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On August 15th, we celebrate the birthday of the GNOME project. Miguel announced the GNU Network Object Model Environment Desktop project fifteen years ago. I'm happy the letters in GNOME don't stand for anything anymore ;-) It's been a long ride, with the great GNOME 1.0 release in 1999 (let's be honest, it was crappy by today's standards — I tried GNOME back then, and quickly gave up), the GNOME 2.0 release in 2002 (I joined the project around that time, I still remember the excitement in the community) and the recent GNOME 3.0 release in 2011 (I can't believe I wrote the 3.0 plan more than three years ago already...). Even though I'm less involved nowadays, GNOME is my family.

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And finally, on August 16th, Debian reaches a new milestone. In 1993, the imminent release of the first version was announced, which makes the project nineteen years old now. I've always loved Debian, and I've long wondered whether I should become a Debian Developer, but I never made the jump as I chose to focus on upstream activities instead for my free time. And then I joined openSUSE. But it's never too late, so who knows, maybe one day...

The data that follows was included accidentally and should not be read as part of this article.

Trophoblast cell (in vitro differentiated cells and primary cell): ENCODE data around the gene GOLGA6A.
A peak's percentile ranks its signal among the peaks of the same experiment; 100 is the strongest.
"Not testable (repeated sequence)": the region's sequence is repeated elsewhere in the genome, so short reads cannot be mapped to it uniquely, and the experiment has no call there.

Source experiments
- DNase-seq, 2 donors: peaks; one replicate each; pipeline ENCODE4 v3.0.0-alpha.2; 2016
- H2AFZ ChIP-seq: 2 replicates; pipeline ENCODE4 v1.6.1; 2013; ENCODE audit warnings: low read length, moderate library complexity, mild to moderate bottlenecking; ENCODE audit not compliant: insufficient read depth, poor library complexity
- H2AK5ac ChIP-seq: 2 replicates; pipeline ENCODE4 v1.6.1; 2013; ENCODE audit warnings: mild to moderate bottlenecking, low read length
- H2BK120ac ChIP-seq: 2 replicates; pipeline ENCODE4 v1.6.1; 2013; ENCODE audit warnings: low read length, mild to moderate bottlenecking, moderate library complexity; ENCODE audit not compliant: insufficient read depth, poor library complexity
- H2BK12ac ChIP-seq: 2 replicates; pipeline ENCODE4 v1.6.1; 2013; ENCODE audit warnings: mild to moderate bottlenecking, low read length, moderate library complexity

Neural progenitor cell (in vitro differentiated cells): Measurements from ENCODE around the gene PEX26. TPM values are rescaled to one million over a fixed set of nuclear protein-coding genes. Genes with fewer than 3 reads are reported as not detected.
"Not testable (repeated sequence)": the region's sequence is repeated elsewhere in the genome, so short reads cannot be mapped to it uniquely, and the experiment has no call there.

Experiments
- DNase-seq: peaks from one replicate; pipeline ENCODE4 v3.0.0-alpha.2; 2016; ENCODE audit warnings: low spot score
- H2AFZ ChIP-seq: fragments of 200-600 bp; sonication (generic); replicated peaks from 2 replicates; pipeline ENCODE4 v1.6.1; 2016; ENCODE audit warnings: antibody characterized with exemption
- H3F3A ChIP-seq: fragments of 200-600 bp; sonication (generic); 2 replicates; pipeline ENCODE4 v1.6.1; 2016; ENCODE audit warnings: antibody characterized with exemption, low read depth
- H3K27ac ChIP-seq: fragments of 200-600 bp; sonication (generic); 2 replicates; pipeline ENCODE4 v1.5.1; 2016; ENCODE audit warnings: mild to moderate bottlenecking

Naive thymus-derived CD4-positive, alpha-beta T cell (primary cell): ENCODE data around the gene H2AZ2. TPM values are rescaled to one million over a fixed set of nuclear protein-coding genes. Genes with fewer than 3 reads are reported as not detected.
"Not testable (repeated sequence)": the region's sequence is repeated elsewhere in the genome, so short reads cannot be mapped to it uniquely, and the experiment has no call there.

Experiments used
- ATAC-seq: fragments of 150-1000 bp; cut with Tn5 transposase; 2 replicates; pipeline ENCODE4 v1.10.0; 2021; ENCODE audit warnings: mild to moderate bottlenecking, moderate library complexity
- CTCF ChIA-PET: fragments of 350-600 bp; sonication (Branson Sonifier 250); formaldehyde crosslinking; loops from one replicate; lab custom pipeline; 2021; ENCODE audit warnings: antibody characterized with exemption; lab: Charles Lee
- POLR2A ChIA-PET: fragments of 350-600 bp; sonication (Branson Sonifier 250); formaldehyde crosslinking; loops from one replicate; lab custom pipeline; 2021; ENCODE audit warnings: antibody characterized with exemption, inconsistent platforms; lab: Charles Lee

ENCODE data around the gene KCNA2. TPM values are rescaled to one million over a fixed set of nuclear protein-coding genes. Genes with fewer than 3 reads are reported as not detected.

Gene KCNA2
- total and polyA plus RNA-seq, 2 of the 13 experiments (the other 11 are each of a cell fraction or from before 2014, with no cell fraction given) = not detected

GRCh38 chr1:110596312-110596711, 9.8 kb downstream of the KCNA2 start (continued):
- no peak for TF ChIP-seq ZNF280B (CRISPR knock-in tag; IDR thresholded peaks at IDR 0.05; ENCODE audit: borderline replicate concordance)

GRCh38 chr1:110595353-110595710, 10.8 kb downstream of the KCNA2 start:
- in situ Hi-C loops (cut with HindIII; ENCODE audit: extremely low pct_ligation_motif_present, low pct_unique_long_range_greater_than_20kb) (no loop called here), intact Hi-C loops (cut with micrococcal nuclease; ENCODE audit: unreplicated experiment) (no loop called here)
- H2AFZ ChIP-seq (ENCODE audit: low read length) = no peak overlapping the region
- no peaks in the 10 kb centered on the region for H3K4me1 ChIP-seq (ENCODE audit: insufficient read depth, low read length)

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I use what those three projects deliver daily, literally. Many thanks to everyone who made and still make this possible!




GUADEC, here I come

Wed, 25 Jul 2012 12:56:00 +0200

I'm leaving for the airport in a few minutes: GUADEC is my next stop!

Like a few other people, I'll land just before midnight, and hopefully there'll still be people hanging around in the lobby with the pre-registration event. Will be good to see old friends and discuss crazy things :-)

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Moving on to something completely different

Thu, 19 Jul 2012 10:50:00 +0200

Last month, I got a new job! After three years in the openSUSE Boosters team, I joined the SUSE Cloud team. I'm now working on OpenStack and on SUSE Cloud itself. Quite a big change!